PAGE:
3. I agree that the round-about would enhance the traffic flow and the appearance of the now-all-asphalt at Five Corners. There’d be no backups at peak times, and fewer hesitations at other times. Instead of stop signw, drivers would need to slow down while driving through the round-about.


  4. The fountain at 5th and Main is a great example of how people don’t know how to use roundabouts. Even when there is stop signs! Also this is a great way to waste money, when our city’s cash is strapped tight.


  5. Modern roundabouts are the safest form of intersection in the world. Visit for safety facts.
    The first cost of any two choices is a poor way to compare. Life-cycle cost is the best (present value of future costs, a.k.a. net present value). When comparing modern roundabouts to signals for a 20-year life cycle (the standard period), modern roundabouts usually cost us much less. Costs to compare include: first cost (design/land/construction), operation and maintenance (electricity, re-striping, etc.), crash reduction, daily delay (what’s your time worth?), daily fuel consumption, pollution (generated), area insurance rates (this costs more where it is less safe to drive). Each of these things, and others, can be estimated for any two choices and everyone near or using the project area will pay some portion of all of these costs.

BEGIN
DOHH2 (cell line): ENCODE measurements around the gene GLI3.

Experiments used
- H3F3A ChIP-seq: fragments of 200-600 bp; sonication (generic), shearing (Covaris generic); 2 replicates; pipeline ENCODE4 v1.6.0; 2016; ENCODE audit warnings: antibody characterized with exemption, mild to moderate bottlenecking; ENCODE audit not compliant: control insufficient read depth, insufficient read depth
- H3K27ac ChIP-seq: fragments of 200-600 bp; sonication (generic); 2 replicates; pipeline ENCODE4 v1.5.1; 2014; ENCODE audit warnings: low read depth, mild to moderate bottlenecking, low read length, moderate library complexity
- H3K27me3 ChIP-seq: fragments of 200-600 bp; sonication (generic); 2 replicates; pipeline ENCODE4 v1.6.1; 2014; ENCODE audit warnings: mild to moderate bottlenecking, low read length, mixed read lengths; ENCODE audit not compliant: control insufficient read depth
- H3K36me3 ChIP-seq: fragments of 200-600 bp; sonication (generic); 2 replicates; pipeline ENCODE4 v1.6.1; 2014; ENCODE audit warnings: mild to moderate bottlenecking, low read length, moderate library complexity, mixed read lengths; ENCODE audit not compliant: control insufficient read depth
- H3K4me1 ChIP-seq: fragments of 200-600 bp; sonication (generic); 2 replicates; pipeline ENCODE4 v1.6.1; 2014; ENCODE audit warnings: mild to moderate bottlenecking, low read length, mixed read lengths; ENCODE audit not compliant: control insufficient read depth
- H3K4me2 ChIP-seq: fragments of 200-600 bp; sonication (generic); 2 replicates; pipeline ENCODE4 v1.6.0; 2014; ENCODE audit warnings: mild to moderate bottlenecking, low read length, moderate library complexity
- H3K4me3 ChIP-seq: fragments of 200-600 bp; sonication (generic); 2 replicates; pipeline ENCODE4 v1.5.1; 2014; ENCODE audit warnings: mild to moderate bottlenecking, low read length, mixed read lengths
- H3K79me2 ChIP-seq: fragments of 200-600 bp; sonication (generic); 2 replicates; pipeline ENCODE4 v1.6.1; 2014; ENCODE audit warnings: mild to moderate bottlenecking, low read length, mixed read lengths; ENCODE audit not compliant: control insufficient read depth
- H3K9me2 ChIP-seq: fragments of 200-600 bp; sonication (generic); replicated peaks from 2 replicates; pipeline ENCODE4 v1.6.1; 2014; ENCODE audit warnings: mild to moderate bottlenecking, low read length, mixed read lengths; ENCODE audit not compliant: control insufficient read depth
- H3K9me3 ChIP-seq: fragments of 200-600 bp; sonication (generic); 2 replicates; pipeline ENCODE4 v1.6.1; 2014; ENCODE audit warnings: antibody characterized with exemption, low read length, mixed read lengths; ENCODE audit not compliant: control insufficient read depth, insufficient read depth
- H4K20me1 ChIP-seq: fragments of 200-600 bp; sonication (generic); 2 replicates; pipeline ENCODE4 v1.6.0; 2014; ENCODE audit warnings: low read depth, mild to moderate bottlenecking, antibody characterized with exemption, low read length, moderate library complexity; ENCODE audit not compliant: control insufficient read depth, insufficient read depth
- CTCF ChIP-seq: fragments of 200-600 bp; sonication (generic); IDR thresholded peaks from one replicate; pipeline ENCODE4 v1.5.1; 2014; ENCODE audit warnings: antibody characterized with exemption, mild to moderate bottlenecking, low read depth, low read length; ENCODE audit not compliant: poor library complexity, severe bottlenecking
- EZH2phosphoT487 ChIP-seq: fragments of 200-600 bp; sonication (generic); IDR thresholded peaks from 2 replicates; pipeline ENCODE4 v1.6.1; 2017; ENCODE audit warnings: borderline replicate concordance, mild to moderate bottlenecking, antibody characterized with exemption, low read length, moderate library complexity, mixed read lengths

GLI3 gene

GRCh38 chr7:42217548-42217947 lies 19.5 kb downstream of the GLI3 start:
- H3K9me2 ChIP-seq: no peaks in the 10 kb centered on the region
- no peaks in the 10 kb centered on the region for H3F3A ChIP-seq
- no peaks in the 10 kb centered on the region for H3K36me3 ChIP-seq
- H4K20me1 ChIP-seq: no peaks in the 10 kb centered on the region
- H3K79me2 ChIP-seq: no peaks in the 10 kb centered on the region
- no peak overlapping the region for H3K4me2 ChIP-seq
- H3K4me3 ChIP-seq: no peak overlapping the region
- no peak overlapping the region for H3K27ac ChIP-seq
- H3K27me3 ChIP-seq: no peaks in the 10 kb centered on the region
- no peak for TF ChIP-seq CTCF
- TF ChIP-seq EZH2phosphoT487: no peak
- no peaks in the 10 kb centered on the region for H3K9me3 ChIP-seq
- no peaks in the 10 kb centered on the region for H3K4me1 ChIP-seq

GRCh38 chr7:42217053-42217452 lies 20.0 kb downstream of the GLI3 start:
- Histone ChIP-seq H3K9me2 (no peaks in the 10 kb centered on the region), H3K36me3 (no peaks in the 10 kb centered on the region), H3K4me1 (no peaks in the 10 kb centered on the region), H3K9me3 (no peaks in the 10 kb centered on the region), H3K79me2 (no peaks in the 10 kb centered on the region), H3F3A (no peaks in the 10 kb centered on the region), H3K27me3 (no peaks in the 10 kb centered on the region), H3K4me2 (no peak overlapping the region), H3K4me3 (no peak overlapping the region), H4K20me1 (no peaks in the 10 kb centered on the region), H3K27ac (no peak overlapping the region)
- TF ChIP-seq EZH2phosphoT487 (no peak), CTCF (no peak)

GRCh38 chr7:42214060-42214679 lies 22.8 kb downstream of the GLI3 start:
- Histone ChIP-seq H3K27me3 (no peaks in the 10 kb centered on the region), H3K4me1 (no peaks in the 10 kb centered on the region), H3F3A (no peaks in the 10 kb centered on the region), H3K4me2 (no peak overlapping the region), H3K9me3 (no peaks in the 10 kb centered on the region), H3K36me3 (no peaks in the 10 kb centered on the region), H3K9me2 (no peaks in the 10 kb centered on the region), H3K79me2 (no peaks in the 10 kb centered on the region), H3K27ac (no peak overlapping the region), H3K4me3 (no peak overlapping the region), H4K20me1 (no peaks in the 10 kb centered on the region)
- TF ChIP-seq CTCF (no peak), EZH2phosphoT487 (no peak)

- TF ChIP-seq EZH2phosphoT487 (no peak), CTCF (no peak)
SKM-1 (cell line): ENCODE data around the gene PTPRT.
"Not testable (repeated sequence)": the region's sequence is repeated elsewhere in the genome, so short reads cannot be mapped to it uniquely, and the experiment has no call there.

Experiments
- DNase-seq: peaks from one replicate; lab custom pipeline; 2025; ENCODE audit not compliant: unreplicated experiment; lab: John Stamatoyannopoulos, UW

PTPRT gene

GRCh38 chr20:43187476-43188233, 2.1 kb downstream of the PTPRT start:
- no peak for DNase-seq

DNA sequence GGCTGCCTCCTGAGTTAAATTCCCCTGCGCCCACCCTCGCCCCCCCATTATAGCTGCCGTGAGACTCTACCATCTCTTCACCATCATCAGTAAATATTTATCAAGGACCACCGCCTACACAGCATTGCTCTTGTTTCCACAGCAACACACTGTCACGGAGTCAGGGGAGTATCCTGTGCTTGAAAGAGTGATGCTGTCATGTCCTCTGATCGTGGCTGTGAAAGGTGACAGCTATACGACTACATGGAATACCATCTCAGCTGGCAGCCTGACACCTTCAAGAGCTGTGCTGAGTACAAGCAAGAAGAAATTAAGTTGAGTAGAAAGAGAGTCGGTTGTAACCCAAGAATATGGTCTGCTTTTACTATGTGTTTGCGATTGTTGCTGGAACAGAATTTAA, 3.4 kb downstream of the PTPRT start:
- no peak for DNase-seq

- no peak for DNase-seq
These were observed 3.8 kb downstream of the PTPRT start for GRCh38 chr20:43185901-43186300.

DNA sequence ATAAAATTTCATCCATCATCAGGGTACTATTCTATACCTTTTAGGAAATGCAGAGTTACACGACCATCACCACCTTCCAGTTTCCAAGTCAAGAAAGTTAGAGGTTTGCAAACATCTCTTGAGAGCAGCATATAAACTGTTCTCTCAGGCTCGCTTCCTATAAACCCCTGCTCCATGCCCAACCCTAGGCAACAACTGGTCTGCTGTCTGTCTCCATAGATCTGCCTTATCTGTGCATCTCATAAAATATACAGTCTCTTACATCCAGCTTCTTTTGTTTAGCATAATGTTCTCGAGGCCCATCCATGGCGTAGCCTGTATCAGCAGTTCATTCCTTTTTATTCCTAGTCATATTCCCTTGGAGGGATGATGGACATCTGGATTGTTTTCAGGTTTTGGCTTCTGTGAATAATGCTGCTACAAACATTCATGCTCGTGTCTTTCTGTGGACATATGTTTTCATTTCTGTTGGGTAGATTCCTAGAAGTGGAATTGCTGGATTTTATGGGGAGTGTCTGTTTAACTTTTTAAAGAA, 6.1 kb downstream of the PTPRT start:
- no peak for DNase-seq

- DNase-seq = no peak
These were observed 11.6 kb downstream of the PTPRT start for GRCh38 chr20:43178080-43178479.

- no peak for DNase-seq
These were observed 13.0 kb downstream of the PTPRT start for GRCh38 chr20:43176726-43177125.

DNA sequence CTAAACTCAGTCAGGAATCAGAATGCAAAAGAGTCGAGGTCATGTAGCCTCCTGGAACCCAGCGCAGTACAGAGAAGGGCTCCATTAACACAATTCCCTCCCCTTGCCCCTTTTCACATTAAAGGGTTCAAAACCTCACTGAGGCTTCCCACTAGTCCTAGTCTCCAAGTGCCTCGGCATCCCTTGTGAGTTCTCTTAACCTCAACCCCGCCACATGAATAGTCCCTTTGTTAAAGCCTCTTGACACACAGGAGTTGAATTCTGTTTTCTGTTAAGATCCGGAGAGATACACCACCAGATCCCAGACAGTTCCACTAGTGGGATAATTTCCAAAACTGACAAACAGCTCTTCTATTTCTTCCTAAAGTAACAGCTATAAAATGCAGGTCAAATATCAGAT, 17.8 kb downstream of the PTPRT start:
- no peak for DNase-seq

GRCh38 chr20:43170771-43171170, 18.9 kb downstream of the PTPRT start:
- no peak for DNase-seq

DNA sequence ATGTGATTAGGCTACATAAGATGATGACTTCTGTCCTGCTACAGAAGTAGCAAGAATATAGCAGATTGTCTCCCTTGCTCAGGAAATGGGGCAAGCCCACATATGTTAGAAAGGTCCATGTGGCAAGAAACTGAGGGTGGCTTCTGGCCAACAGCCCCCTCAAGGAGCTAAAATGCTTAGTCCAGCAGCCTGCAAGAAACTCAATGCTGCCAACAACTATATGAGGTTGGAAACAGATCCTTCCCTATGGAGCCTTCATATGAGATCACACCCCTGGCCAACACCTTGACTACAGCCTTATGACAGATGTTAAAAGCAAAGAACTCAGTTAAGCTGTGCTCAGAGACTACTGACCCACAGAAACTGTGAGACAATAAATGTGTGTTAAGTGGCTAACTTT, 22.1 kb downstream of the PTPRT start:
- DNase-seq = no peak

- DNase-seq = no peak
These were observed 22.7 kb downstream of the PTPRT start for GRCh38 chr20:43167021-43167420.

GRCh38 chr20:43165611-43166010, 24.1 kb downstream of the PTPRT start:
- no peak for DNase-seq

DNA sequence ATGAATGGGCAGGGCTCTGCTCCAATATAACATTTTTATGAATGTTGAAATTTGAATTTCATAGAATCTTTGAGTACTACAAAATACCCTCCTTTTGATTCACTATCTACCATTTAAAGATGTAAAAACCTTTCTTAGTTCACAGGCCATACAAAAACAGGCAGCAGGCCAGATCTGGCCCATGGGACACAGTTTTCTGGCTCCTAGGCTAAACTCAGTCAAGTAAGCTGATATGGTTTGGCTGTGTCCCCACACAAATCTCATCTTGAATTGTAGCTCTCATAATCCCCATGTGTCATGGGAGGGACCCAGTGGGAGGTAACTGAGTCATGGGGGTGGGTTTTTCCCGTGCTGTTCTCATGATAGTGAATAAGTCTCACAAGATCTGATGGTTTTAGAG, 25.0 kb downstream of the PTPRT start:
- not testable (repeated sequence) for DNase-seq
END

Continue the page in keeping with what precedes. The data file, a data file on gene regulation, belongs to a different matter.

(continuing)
6. I oppose the roundabout. I live fairly near Five Corners. My veterinarian is located there. I have never had any trouble at this intersection which I drive through frequently. People generally are polite and wait their turn to move forward from their stop signs. Surely the City can think of better uses for our City’s revenue.


  7. Paul S.- I agree.
    I have been using this intersection daily for the past 25 years and I swear some people do not know how to handle this intersection. Many times people just bolt right through without waiting their turn. As a pedestrian, I’m never sure if a driver see’s me crossing.